It is a set of mechanical checks that pick up errors in translated files that a human eye easily misses. These may be missing translations, number errors, inconsistencies, punctuation issues etc. Many QC tools also contain a glossary consistency checking function, which checks whether the terms appearing in the glossary or termbase have been used in the translation.
Because no matter how conscientious and good a translator or a reviser is, certain issues are easily missed, especially in a longer translation. A QC check helps to ensure that there are no errors that a mechanical QC check could have picked up. It should be carried out at the end of each translation assignment together with complete spellchecking of the translation.
QC checking is a mandatory step in STP workflows, and you are asked to confirm that QC checking has been done when you complete a project and return the STP QC checklist. All projects and files that can be QC checked, either using a built-in QC checking function in the translation tool or using an external QC checker, must be QC checked. A QC checker is only able to check bilingual files, that is, files inside a translation tool or files exported in bilingual format (source and target present) from a translation tool.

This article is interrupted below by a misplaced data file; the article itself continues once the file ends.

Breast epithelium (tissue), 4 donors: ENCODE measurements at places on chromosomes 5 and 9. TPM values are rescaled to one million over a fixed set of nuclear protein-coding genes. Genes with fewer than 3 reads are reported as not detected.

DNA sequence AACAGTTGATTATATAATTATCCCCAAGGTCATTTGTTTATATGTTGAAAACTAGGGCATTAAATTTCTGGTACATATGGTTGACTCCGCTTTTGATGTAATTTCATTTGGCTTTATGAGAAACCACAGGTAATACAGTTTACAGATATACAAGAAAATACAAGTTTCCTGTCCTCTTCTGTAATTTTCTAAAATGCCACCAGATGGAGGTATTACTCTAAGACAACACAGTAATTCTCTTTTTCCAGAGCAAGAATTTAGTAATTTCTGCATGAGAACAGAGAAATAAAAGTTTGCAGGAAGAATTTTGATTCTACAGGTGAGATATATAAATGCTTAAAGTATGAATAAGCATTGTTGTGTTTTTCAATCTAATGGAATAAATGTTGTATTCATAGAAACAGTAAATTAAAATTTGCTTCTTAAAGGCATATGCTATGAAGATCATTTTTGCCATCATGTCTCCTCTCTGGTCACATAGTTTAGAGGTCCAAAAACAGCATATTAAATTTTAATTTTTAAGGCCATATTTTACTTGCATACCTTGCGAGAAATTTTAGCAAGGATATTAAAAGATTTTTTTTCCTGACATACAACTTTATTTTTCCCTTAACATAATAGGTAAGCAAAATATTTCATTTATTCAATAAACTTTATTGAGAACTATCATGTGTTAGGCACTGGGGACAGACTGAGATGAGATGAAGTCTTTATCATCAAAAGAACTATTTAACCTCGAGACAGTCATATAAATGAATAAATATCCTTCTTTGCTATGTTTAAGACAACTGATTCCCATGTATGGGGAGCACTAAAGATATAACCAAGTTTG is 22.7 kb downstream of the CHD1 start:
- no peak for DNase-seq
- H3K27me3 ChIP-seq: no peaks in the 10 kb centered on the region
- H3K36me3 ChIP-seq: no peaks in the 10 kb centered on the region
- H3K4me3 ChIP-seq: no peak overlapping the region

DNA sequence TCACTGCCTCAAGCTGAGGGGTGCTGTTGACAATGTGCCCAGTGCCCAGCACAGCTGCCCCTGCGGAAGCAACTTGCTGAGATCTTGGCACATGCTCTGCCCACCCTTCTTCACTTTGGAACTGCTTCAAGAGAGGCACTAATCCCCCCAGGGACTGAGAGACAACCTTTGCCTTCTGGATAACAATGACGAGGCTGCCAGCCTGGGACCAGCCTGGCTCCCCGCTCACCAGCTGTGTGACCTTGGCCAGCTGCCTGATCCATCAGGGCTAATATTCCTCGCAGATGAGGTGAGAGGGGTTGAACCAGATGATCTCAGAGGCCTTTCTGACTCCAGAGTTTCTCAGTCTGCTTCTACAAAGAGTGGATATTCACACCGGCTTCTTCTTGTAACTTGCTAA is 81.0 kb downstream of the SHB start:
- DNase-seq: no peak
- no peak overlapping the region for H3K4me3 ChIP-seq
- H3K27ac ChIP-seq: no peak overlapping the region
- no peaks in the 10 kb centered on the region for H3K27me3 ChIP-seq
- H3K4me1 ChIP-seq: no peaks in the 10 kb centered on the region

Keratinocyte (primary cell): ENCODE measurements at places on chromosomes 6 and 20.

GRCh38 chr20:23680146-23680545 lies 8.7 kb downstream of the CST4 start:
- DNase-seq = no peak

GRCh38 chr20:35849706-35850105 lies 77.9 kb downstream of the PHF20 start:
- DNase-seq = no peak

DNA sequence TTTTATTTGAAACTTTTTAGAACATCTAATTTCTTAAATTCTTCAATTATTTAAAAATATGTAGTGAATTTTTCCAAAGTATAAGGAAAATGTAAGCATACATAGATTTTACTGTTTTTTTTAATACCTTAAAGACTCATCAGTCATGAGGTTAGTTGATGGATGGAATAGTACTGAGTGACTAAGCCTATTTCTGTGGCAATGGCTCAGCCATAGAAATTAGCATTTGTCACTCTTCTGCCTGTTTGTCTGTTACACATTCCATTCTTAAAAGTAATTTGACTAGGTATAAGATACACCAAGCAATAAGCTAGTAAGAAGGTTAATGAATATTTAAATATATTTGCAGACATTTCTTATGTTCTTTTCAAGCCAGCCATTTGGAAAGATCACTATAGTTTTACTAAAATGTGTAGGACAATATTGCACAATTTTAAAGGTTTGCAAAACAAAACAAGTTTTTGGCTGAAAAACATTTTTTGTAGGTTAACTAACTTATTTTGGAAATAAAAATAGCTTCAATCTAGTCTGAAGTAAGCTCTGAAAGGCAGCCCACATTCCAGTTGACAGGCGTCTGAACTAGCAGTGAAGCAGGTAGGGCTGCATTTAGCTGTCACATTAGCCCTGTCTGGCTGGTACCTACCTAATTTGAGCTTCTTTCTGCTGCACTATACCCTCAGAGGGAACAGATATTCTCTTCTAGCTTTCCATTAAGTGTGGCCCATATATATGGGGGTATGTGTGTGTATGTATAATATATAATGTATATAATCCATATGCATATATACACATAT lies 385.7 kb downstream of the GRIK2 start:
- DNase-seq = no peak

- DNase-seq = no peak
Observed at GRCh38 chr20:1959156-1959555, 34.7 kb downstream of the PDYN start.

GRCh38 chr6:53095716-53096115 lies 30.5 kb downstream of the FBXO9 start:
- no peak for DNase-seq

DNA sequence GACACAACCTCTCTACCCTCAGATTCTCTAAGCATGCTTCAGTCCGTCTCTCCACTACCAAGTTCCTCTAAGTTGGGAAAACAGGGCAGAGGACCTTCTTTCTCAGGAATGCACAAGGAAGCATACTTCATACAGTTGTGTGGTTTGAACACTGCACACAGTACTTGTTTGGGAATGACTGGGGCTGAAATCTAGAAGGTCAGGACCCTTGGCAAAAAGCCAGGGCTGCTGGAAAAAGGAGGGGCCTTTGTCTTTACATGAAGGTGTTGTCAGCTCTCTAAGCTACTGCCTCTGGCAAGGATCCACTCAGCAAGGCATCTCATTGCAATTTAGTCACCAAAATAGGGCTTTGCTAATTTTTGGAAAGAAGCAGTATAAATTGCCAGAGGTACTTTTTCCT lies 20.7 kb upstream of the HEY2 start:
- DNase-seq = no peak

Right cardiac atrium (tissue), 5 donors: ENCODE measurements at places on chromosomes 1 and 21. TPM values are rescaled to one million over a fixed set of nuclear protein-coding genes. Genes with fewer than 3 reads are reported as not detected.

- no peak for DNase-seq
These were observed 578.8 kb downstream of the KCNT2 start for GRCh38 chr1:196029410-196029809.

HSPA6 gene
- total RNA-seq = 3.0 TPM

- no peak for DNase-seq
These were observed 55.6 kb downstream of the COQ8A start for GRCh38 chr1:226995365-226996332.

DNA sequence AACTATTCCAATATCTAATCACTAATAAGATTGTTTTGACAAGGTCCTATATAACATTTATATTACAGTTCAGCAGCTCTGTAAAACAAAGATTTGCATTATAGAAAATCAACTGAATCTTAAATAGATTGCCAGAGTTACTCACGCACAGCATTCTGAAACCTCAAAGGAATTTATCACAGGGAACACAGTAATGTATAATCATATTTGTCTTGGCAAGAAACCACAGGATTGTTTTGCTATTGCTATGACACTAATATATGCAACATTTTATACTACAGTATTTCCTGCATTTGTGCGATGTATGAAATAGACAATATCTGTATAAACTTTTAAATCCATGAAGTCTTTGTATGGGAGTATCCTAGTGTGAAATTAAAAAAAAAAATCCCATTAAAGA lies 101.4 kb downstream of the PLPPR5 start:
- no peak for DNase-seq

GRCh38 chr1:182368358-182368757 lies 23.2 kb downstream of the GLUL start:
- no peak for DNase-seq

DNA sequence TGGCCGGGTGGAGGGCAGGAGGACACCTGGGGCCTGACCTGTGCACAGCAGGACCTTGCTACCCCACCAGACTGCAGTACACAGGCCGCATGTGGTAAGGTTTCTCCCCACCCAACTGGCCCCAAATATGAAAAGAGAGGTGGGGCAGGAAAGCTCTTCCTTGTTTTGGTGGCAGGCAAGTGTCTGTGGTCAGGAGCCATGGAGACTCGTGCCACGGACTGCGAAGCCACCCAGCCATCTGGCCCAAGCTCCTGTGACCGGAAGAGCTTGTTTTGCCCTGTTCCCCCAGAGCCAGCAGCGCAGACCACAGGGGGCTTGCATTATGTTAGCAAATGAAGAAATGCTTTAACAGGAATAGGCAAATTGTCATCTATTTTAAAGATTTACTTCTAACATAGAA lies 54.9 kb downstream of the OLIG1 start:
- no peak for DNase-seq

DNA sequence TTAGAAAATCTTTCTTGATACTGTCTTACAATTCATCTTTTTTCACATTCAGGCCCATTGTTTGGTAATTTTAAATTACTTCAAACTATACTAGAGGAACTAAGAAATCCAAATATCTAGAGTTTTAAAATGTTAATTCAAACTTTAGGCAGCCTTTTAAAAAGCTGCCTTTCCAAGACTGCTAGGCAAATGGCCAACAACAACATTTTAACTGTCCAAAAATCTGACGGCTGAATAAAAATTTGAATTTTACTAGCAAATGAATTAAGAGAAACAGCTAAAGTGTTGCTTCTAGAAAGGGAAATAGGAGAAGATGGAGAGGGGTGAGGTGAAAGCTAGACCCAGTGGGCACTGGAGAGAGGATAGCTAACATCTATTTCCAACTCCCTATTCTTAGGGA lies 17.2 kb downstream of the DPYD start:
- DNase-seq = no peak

Most sophisticated translation tools such as memoQ and SDL Trados Studio have a built-in QC checker which can be run on a single file at a time, or in batch mode on all files in the project (recommended). Refer to instructions provided to you by STP or the tool’s internal Help for more information about how to run the QC check.
External QC tools may also be used as long as they support the bilingual file type in question. There are many external QC tools on the market. At STP, we use ApSic Xbench and Yamagata QA Distiller.
These checks should be included as a minimum level of checking:
100% matches and 101% matches (Context/Perfect/ICE matches) can be excluded from the QC check in most tools if these don’t belong to the scope of the project.